"The lack of water and wrong moves on the part of occupation authorities to taking up artesian water leads to soil salinization and man-made disasters, and that's what happened. The steppe part of Crimea has practically become waterless. As for the affected Crimean territories, we don't have access to them yet, so we can't assess the damage," Hrymchak said.
According to the deputy minister, the restoration of Crimea will take many years.
"In 1954, when the peninsula became part of Ukraine, it was a semi-desert, salt marshes everywhere, with nothing growing there. After the construction of the North Crimean Canal, the water started flowing to the peninsula, which allowed engaging in agriculture there. However, it took 10 years. This is how long those salt marshes were cleansed with fresh water. The salt went down, and the land became suitable for use. Due to shortage of water after it was cut off by Ukraine, they began drilling additional artesian wells across the peninsula, and as a result, the salt rose to the surface. When the Crimea returns to Ukraine, it will be necessary to wash away salt for years again and revive everything that is now dying, like after the disaster in Armyansk. There's just one thing: we will send the bill to Russia," Hrymchak said.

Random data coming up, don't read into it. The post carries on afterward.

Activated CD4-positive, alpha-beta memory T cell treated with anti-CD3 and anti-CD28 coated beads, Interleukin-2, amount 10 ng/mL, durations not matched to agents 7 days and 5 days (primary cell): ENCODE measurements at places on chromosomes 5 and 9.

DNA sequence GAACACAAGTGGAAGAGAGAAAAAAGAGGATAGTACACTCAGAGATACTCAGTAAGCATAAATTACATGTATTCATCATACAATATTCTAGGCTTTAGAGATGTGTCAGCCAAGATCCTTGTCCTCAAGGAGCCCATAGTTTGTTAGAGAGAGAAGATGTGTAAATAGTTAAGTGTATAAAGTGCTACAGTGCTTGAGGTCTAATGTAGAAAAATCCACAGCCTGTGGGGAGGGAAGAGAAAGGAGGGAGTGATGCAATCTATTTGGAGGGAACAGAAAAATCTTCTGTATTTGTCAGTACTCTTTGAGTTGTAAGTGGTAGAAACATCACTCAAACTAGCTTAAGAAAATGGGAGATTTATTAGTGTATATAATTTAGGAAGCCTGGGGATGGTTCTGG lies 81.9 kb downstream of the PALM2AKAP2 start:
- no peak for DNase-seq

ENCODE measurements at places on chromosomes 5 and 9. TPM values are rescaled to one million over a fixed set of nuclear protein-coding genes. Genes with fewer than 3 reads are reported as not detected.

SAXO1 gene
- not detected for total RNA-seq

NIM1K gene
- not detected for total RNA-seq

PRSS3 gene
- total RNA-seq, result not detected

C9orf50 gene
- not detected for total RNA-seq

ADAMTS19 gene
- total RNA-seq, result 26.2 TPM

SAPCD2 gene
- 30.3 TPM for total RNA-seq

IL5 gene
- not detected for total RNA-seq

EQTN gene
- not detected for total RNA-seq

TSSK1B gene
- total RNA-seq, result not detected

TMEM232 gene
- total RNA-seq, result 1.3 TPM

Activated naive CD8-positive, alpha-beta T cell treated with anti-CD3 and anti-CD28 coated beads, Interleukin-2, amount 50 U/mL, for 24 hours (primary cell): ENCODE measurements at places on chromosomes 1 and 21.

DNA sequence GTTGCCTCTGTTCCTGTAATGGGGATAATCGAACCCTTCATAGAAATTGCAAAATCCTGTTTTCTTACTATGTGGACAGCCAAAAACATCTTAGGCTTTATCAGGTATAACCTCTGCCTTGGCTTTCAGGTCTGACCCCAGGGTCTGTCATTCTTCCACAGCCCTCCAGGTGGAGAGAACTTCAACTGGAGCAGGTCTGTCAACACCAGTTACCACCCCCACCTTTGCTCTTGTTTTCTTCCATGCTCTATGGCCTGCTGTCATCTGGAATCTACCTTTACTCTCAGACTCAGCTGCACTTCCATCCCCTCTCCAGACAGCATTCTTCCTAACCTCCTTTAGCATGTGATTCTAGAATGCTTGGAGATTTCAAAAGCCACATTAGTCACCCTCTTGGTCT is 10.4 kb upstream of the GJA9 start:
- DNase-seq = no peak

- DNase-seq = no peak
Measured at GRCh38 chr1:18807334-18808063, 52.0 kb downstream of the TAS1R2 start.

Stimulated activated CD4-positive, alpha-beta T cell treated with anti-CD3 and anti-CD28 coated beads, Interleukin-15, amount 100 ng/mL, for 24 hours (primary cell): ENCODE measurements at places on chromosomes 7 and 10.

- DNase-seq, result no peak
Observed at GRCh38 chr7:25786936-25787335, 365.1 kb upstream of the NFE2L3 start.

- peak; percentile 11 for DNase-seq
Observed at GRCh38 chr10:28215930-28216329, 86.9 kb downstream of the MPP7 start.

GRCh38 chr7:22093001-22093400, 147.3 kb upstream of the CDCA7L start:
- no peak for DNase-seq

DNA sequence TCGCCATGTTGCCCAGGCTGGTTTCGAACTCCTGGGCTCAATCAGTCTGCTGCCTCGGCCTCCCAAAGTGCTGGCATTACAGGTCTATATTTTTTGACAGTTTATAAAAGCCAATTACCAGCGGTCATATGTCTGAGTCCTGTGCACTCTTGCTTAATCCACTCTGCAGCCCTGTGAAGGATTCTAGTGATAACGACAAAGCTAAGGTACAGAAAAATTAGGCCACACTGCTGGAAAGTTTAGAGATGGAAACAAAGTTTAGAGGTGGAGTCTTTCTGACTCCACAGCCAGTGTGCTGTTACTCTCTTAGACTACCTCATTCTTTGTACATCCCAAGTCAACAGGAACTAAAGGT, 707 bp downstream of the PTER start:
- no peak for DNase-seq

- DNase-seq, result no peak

As reported, on the night of August 24, toxic chemicals were spotted in the air over the north of Crimea. Russia could deliberately set up an environmental disaster in Crimea in order to smear Ukraine in a disinformation campaign aimed at forcing Kyiv to restore water supplies to the occupied peninsula. This is one of the three main versions the investigators are probing. Ukrainian journalists tracked down former employees of the Crimean Titan plant, who provided their vision of why a chemical disaster occurred. The reason lays in grave violations of the technology process to dispose of hazardous substances – leftovers of titanium production, TSN reported. "For three years, hydrolysis acid has been drained into settling reservoirs in full violation of technology," ex-worker of Crimean Titan plant, Oleksandr Ivashchenko, said in an interview with TSN. "Water is not the main factor," he added. "No amount of water is able to dissolve those volumes of acid to a neutral level."